I was up late last night uploading my massive new website, http://www.aprilsayre.com/. So digital change and web writing is much on my mind. For the last seven years or so, my husband and I have been investigating and experimenting with the digital future of writing and publishing. Yet the mainstream of my work and business continues to be in actual paper books. This heavily influences the way I write for the web.
At first, it was hard for me to loosen up, or let any prose out of my control. Writing a casual piece, such as a blog, without polishing it a hundred times can feel unnatural for book-first writers. It's like letting people troll through your messy drafts. It's like letting your slip show. It's . . . well, embarrassing and improper.
You can see this book-first writer reserve on I.N.K. Many of the blog entries here are more like articles: carefully crafted, shaped, and polished. They are by nonfiction writers who put great thought and care into every word and fact. The articles are also a big longer than most. What else do you expect from nonfiction writers? Supporting examples and facts are essential to our work and our lives. We like proof and shape, not just tossed out ideas.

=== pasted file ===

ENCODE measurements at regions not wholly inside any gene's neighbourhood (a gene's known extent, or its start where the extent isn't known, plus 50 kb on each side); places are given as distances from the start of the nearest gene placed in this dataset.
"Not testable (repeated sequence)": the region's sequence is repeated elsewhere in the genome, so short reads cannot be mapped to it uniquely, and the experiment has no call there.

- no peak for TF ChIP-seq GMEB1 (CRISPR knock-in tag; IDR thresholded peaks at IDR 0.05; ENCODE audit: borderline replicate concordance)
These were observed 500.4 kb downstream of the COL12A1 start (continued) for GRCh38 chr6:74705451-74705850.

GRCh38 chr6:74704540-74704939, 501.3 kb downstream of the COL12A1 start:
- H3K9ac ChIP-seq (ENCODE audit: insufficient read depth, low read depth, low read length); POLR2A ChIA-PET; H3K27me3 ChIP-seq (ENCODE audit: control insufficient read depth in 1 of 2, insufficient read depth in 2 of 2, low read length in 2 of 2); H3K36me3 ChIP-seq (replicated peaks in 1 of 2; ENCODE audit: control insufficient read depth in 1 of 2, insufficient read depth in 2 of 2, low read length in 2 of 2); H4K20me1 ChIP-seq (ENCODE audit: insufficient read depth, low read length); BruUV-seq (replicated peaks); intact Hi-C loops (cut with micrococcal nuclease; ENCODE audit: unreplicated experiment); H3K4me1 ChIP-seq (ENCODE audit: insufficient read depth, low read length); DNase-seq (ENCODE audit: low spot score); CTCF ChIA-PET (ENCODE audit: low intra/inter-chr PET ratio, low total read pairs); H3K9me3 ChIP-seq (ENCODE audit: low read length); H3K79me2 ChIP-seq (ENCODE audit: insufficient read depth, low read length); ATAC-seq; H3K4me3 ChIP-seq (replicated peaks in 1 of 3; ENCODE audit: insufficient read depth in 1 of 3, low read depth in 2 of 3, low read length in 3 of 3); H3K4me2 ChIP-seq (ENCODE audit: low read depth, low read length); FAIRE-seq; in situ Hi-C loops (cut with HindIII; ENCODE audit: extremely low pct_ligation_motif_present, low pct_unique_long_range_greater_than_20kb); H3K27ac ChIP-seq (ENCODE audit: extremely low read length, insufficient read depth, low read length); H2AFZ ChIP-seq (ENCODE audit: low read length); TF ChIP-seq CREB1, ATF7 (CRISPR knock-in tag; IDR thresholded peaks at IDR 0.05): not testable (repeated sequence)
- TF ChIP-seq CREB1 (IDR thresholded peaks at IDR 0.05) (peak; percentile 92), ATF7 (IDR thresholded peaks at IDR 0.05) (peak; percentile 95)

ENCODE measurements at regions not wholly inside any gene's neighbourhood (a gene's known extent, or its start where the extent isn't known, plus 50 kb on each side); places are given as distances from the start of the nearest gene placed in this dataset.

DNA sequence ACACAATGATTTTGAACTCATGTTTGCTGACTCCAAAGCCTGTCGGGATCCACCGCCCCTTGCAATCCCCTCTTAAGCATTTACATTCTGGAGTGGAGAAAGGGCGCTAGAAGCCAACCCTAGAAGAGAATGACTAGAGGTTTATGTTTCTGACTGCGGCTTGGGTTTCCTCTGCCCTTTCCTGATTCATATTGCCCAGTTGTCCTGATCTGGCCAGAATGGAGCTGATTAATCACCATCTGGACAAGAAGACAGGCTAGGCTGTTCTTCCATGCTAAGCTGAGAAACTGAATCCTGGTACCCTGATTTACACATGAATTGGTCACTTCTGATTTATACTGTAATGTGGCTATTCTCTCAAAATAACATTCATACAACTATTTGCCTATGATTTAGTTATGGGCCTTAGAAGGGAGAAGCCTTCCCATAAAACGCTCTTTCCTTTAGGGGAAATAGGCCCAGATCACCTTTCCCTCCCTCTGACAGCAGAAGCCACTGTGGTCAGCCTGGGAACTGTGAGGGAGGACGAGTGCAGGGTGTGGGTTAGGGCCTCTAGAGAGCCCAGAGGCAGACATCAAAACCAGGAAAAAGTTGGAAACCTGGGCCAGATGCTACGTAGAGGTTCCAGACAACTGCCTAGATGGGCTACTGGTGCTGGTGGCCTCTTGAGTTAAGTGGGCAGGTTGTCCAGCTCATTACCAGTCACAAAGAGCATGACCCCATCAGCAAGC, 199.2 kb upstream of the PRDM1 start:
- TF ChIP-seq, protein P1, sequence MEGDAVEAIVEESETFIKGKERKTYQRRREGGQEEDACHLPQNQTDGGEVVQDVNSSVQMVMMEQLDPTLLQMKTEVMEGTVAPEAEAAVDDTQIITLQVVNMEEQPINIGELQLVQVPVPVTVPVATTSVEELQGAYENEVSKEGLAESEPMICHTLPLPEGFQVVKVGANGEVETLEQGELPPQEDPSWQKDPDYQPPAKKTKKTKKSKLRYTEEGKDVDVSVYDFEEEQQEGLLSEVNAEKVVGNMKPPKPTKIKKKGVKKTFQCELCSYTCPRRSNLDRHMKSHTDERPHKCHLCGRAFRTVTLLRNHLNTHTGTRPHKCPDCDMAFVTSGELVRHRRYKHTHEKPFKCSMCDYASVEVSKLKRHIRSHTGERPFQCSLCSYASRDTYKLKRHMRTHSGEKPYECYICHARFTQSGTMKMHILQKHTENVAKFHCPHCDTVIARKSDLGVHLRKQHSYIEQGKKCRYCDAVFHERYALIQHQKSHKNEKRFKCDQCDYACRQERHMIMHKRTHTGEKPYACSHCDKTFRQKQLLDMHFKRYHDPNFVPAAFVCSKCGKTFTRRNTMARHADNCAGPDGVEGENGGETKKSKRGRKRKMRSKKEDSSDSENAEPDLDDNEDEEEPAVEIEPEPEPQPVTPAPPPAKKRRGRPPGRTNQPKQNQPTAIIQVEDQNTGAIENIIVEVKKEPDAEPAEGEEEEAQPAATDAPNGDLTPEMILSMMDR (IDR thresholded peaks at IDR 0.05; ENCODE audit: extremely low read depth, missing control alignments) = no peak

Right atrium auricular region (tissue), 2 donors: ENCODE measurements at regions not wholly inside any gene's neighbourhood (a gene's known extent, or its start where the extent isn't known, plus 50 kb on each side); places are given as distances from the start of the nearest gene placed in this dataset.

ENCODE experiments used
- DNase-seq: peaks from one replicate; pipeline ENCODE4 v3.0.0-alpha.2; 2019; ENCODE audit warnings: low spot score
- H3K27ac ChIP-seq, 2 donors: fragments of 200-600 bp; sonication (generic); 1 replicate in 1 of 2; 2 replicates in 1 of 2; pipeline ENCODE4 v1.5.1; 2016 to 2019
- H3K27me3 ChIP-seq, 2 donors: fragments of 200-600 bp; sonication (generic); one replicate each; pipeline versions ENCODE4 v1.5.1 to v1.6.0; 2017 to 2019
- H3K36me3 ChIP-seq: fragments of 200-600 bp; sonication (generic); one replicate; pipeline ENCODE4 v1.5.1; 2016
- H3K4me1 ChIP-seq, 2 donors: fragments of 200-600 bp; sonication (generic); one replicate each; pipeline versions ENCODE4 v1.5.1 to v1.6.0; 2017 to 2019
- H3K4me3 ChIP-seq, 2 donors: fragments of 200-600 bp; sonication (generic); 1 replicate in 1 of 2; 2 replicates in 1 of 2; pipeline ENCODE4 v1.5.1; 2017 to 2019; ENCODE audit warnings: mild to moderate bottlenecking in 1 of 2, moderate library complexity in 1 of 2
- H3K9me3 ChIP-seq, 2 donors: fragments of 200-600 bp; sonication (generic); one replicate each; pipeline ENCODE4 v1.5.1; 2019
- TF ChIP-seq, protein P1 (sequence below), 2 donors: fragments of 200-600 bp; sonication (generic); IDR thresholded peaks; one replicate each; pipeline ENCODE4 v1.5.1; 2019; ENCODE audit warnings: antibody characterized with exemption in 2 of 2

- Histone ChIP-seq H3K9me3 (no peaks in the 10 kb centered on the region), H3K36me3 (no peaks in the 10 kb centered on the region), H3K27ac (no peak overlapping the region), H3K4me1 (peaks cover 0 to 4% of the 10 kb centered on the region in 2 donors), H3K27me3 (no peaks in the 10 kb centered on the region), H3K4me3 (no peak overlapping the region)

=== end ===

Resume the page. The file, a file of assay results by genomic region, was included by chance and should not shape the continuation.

But, blogging and website writing is rather addictive, as I and some of the other nonfiction writers have discovered. It fits the way I think. My new website has that mobile, easily updated content aspect of blogs. It allows me to follow tangents and take readers there with a clicked link. My clusters of ideas can flower. Feedback from others can take the ideas farther than I could myself. It's great how quickly you can correct a website.
But I do miss my book editors out here on the web. I love editors. They inspire. They save me from myself. They push me to write better, to shape better. Together we check and recheck. Editors, like writers, care.
I could go on. I am a book-first writer, after all. I have about ten more chapters on this and related subjects. But this is a blog. Right. Spontaneous. Right. Supposed to be really short. Oops.